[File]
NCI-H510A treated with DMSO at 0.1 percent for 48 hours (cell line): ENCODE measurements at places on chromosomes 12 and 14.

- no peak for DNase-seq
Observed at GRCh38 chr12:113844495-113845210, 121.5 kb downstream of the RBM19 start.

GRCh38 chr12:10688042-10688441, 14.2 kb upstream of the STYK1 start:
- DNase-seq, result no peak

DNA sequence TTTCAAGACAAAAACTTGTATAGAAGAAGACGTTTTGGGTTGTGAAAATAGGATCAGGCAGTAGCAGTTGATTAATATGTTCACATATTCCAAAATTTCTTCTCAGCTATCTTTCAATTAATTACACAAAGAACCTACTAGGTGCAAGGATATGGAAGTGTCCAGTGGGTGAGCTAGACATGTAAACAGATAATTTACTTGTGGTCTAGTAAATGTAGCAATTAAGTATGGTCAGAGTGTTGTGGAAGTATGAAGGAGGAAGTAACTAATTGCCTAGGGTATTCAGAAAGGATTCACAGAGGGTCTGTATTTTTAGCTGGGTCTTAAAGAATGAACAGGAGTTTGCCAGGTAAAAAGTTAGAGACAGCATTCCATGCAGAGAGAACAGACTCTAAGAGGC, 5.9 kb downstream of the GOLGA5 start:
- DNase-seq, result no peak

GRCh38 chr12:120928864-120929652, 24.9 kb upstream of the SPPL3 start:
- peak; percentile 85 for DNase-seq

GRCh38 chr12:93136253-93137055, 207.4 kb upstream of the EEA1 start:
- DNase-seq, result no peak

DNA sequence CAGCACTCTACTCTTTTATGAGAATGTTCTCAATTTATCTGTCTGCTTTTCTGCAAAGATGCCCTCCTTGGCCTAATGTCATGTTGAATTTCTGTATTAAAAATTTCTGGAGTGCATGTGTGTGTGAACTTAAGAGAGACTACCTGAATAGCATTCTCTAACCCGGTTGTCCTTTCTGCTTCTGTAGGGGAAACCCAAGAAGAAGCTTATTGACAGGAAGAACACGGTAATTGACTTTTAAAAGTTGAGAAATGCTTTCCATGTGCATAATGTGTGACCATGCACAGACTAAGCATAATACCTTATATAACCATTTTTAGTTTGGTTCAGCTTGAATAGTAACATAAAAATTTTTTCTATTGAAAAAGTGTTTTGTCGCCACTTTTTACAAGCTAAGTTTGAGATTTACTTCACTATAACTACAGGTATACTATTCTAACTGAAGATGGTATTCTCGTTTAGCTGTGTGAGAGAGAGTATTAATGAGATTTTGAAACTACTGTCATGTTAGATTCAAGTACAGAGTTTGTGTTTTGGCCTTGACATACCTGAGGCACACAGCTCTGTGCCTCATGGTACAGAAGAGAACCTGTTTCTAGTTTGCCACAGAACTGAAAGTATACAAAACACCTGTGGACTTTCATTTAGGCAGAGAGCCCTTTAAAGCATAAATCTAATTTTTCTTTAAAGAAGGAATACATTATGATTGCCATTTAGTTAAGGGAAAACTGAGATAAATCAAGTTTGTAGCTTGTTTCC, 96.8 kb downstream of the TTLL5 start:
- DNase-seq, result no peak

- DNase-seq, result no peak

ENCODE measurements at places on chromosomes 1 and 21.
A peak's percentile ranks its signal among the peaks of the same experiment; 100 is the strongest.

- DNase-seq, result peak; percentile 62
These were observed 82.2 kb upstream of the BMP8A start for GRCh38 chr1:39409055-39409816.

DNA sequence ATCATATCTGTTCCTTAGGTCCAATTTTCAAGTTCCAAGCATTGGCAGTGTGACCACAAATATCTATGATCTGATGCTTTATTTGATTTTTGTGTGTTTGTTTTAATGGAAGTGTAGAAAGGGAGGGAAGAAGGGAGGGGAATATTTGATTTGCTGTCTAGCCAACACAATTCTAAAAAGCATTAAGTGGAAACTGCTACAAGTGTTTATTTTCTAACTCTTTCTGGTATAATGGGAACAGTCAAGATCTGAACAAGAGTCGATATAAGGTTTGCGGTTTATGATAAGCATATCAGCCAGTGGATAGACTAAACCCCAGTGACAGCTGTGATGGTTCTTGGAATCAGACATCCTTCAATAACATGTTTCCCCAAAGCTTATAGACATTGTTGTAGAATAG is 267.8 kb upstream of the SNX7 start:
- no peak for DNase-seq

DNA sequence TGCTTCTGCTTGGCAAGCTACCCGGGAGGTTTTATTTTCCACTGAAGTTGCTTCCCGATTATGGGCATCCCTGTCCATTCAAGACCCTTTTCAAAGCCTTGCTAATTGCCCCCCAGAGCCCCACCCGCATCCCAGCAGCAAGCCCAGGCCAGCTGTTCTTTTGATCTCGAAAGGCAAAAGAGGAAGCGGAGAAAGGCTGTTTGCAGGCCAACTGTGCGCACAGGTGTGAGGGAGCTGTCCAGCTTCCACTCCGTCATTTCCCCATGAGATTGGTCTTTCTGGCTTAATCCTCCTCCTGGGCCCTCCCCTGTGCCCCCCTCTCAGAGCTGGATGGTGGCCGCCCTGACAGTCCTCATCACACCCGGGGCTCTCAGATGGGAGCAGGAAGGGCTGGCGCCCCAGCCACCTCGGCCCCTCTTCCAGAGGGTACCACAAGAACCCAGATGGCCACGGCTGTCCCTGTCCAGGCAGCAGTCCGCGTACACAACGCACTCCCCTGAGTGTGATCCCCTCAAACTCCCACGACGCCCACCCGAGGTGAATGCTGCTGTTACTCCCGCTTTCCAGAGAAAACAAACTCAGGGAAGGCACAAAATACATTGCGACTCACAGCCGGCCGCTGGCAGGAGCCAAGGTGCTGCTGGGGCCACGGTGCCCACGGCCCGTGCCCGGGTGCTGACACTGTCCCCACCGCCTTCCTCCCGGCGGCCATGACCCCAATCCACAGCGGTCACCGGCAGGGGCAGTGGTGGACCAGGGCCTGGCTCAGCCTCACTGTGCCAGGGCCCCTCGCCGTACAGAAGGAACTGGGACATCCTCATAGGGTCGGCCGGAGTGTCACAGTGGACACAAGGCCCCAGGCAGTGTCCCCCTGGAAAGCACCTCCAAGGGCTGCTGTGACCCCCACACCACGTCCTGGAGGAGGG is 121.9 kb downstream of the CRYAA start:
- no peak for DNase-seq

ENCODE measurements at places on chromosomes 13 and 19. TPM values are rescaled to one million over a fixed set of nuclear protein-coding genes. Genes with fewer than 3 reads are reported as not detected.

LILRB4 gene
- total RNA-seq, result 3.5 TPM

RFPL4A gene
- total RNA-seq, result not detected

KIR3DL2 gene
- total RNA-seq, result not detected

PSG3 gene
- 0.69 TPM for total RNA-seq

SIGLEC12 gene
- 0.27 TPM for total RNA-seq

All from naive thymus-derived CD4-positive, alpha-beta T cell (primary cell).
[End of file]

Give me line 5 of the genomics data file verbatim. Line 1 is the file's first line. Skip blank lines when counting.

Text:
- DNase-seq, result no peak